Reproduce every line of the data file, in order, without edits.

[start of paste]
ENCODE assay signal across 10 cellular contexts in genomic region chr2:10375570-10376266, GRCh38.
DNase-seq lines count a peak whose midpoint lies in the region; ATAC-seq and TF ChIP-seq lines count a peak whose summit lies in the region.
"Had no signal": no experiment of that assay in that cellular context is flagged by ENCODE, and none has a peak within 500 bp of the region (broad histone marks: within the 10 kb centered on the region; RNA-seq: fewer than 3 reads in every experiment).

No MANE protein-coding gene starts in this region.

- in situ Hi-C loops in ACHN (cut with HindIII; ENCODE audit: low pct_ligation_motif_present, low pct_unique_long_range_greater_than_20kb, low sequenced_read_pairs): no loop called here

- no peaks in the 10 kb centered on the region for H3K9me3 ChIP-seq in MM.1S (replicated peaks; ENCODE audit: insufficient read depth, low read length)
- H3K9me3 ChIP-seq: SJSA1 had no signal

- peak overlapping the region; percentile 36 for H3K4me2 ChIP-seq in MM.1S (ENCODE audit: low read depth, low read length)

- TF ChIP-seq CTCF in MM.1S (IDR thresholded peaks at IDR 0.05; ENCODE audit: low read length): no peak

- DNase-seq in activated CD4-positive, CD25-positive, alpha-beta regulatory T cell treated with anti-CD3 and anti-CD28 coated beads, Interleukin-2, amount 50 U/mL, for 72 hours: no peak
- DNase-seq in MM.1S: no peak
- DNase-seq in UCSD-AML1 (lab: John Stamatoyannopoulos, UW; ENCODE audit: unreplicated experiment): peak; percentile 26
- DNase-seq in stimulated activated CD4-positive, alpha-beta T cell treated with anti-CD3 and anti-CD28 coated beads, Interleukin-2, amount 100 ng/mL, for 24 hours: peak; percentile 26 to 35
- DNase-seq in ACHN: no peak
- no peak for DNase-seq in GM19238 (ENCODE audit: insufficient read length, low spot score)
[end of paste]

ENCODE assay signal across 10 cellular contexts in genomic region chr2:10375570-10376266, GRCh38.
DNase-seq lines count a peak whose midpoint lies in the region; ATAC-seq and TF ChIP-seq lines count a peak whose summit lies in the region.
"Had no signal": no experiment of that assay in that cellular context is flagged by ENCODE, and none has a peak within 500 bp of the region (broad histone marks: within the 10 kb centered on the region; RNA-seq: fewer than 3 reads in every experiment).

No MANE protein-coding gene starts in this region.

- in situ Hi-C loops in ACHN (cut with HindIII; ENCODE audit: low pct_ligation_motif_present, low pct_unique_long_range_greater_than_20kb, low sequenced_read_pairs): no loop called here

- no peaks in the 10 kb centered on the region for H3K9me3 ChIP-seq in MM.1S (replicated peaks; ENCODE audit: insufficient read depth, low read length)
- H3K9me3 ChIP-seq: SJSA1 had no signal

- peak overlapping the region; percentile 36 for H3K4me2 ChIP-seq in MM.1S (ENCODE audit: low read depth, low read length)

- TF ChIP-seq CTCF in MM.1S (IDR thresholded peaks at IDR 0.05; ENCODE audit: low read length): no peak

- DNase-seq in activated CD4-positive, CD25-positive, alpha-beta regulatory T cell treated with anti-CD3 and anti-CD28 coated beads, Interleukin-2, amount 50 U/mL, for 72 hours: no peak
- DNase-seq in MM.1S: no peak
- DNase-seq in UCSD-AML1 (lab: John Stamatoyannopoulos, UW; ENCODE audit: unreplicated experiment): peak; percentile 26
- DNase-seq in stimulated activated CD4-positive, alpha-beta T cell treated with anti-CD3 and anti-CD28 coated beads, Interleukin-2, amount 100 ng/mL, for 24 hours: peak; percentile 26 to 35
- DNase-seq in ACHN: no peak
- no peak for DNase-seq in GM19238 (ENCODE audit: insufficient read length, low spot score)